Ten people were injured Sunday afternoon when a van trying to turn onto Briar Creek Road from Central Avenue collided with a Charlotte Area Transit Service bus with seven passengers on board.
CATS spokeswoman Hillary Ryan said bus 1030, driving outbound on Central, had a green light when the van, traveling inbound on Central, tried turning left onto Briar Creek Road – but hit the bus.
“We’ve watched the film, and our bus clearly had the green light,” Ryan said. “The van turned in front of the bus.”
Medic’s Twitter account reported that 10 people were injured in the collision, one with potentially life-threatening injuries. That person was taken to Carolinas Medical Center, with seven others with minor injuries. Two were taken to Novant Health Presbyterian Medical Center.
Ryan said none of the seven passengers on the CATS bus sustained serious injuries. She said the bus driver didn’t require treatment.
She said the bus was damaged enough for it to be towed to the CATS maintenance facility. She said the van was towed, too.
A Charlotte-Mecklenburg police captain said Sunday he didn’t think any charges would be filed.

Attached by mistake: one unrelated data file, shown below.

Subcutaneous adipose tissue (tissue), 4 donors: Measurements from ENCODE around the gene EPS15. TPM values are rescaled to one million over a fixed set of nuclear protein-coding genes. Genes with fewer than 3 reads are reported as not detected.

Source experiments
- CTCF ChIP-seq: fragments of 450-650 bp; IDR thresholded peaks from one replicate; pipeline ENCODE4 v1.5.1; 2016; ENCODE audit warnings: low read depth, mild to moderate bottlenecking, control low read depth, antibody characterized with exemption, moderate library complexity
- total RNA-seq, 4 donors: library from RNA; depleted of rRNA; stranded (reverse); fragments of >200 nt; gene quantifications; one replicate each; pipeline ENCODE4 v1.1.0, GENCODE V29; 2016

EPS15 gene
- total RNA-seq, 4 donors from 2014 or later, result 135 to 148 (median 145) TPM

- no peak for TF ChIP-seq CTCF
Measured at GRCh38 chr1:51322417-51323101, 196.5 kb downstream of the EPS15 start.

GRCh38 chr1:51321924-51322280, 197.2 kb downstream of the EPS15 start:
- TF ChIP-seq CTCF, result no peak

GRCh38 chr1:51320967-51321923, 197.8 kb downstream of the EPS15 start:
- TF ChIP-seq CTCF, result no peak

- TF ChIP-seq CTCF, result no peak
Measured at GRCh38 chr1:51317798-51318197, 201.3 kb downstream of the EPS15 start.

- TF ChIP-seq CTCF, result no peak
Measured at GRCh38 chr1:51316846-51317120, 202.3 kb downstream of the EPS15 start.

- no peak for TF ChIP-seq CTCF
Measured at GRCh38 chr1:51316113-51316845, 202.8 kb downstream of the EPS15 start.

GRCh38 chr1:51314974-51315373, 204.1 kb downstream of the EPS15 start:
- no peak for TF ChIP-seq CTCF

Sunday’s crash follows two collisions involving CATS buses last month.
The first killed 74-year-old Charles Adkins after his bicycle was struck by a CATS bus on Statesville Road. Investigators said Adkins turned into the path of the bus. The bus driver unsuccessfully tried to swerve in an attempt to avoid Adkins.
A week later, preschool teacher Melanie Myers was killed when she couldn’t stop the pickup truck she was driving and collided with a CATS bus. The truck swerved around stopped vehicles before colliding with the bus at the bottom of the ramp from John Belk Freeway at East Third Street in uptown.
Investigators found that the truck’s brakes had failed. The truck had been loaned to Myers.
Thirteen passengers on that bus were taken to CMC with minor injuries. A video camera inside the bus showed passengers being abruptly tossed several yards across the bus – prompting a question: Why don’t CATS buses have seat belts for passengers?
When the Observer asked, CATS officials said in a statement that the Federal Transit Administration doesn’t require municipal buses to have seat belts.
The only seat belts on regular CATS buses are for drivers or to secure wheelchairs.
Steve Harrison contributed to this story.